“Doll” by Ed McBain is tougher than you might expect from the year 1965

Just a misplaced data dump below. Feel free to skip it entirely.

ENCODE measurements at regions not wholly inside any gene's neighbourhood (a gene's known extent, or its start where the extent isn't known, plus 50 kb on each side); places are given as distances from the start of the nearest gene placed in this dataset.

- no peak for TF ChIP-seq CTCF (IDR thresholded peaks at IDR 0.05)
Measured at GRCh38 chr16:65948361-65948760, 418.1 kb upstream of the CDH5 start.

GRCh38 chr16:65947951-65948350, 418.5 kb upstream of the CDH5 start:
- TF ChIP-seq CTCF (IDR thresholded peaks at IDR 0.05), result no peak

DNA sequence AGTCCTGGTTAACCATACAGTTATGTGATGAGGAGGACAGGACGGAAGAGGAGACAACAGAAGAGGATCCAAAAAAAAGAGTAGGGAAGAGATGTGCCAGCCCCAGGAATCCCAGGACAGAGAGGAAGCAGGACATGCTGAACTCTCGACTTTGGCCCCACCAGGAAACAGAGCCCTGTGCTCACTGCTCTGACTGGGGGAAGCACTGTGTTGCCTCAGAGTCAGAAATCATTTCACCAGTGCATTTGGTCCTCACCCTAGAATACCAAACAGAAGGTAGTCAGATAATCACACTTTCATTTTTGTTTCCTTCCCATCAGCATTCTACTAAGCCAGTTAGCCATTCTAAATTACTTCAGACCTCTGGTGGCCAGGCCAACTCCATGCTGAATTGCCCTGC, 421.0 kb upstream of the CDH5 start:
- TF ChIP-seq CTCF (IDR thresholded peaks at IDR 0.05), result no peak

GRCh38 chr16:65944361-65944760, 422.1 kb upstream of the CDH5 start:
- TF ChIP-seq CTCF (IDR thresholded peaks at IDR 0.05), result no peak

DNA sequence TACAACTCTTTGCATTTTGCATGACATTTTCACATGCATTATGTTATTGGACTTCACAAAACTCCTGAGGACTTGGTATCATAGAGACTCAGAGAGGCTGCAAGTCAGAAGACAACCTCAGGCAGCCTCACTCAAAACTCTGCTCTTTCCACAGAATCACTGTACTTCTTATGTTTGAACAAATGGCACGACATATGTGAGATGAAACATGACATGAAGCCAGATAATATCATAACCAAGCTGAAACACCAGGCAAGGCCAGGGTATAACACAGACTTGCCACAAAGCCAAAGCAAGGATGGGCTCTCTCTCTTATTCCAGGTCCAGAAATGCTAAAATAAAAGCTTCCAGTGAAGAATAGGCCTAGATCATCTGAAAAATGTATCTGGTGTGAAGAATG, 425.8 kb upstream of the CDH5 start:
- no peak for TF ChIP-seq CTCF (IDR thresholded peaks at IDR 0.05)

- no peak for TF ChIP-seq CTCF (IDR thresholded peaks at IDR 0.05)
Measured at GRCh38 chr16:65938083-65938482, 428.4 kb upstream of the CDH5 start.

Ed_McBain_DollEd McBain made a name for himself not only because he wrote a lot of crime novels, but also because he helped shape the genre. I’ve found his stories to be rather chaotic and I mean that as a compliment. McBain throws stuff into the story unexpectedly at times and “Doll” is a very good example of what happens when he does that. I have to be careful not to spoil it for you here, but it’s safe to say that there’s a model called Tinka Sachs — her agency brochure is printed right into my edition of the book! — who is murdered by someone very angry. Her five year old daughter witnesses the whole thing, sitting in the next room with a doll on her lap. The novel kicks off high speed. 87th Precinct police detective Steve Carella dives into the background. We get to see the model’s agency from the inside, we run up and down apartment buildings and, on the side, we’re pointed towards colleagues of Carrela and what they’re up to. Like I said, this all works in the nice chaotic ambiance that one can expect from a police precinct in some large city that never sleeps. And then Ed McBain throws in some stuff that I didn’t see coming. It’s more violent and aggressive than I’d have expected from a novel that was first published in 1965. It knocked me off my feet a bit. Carella gets involved in some unexpected stuff and I feared for him. Too bad I can’t go into it, but I speeded up my reading towards the end, there were a lot of questions that needed answering and those answers don’t come until the very end of “Doll”. I’m not saying novels from another time can never be tough, but this one shoves a particular unpleasant experience upon detective Steve Carella. See what you think.